Here’s a quote from Bill Bryson’s “The Mother Tongue”:
Imagine being a foreigner and having to learn … , that a sign in the
store saying ALL ITEMS NOT ON SALE doesn’t mean literally what it says
(that every item is not on sale) but rather that only some of the
items are on sale, …
Is this true? Is it a common sign for indicating that not all items are on sale? Wouldn’t it be more natural to write NOT ALL ITEMS ON SALE?
I am asking because I don’t really want to blindly believe Bill Bryson, since his books, although very interesting and entertaining to read, contain a lot of factual errors (intended or not).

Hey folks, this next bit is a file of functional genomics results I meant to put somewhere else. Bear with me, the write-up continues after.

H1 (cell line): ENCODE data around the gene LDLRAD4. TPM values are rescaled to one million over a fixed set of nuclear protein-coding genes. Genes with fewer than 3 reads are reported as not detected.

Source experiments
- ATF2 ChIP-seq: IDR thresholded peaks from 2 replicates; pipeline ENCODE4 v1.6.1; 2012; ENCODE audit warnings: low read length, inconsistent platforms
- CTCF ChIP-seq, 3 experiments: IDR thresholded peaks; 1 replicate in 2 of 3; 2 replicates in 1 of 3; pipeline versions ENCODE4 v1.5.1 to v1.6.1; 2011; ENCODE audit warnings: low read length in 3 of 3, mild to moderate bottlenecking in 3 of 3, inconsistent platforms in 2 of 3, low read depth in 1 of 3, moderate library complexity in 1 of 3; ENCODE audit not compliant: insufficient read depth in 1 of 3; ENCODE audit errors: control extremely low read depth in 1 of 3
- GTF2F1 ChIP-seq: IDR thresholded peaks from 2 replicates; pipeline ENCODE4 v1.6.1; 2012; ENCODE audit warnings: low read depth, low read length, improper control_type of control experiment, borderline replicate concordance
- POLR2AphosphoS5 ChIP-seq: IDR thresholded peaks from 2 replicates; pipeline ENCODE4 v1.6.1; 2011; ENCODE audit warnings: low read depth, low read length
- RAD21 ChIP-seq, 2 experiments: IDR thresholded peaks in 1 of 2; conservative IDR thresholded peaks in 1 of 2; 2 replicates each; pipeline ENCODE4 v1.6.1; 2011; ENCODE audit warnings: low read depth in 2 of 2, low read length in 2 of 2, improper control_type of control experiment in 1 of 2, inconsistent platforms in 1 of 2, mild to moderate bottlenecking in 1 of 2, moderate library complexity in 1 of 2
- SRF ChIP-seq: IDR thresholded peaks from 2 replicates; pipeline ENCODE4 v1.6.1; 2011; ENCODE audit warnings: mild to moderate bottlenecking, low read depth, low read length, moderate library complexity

I think the answers so far given are concentrating on “on sale”, but I interpret the question to be about the scope of “all” and “not”.
I first noticed, and was troubled by, the usage “all … are not … ” to mean “not all … are … ” about fifty years ago, when I was quite small. Nonetheless, this construction is widely used in English, with this meaning. Furthermore, it is not treated as ambiguous, because to express the “logical” meaning, we would use a different construction with “none” or “no”: “No items are on sale”.
An old example is the proverb “All that glisters is not gold”.
(I agree with you about the unreliability of The mother tongue: he’s a journalist, not a linguist, and it shows. I have recently read another book to which I have the same complaint: Planet Word, by J.P.Davidson)